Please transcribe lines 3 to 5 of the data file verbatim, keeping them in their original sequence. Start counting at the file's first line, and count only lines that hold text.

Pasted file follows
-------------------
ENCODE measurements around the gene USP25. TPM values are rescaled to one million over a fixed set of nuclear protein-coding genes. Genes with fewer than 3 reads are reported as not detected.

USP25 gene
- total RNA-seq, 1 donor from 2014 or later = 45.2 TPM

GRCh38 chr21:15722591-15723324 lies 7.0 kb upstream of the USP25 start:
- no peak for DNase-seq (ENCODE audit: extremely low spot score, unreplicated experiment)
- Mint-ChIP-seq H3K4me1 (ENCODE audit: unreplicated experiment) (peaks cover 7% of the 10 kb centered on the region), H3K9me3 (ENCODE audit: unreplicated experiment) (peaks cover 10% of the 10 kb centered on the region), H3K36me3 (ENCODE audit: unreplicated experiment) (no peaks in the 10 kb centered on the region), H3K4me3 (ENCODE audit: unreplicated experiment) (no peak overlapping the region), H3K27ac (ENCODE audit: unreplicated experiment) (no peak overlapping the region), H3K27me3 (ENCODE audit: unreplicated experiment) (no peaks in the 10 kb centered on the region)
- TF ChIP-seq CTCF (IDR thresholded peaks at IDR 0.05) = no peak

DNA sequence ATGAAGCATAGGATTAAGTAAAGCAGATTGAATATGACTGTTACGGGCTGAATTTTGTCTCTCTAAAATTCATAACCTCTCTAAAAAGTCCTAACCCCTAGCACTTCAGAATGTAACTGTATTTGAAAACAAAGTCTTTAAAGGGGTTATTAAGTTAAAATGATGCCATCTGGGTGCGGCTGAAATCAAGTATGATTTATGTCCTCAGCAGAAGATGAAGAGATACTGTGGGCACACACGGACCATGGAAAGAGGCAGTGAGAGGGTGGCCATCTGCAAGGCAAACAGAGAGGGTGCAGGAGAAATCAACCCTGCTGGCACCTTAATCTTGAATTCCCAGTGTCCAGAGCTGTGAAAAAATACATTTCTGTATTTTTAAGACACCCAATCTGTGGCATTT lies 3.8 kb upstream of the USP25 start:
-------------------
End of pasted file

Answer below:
- total RNA-seq, 1 donor from 2014 or later = 45.2 TPM

GRCh38 chr21:15722591-15723324 lies 7.0 kb upstream of the USP25 start:
- no peak for DNase-seq (ENCODE audit: extremely low spot score, unreplicated experiment)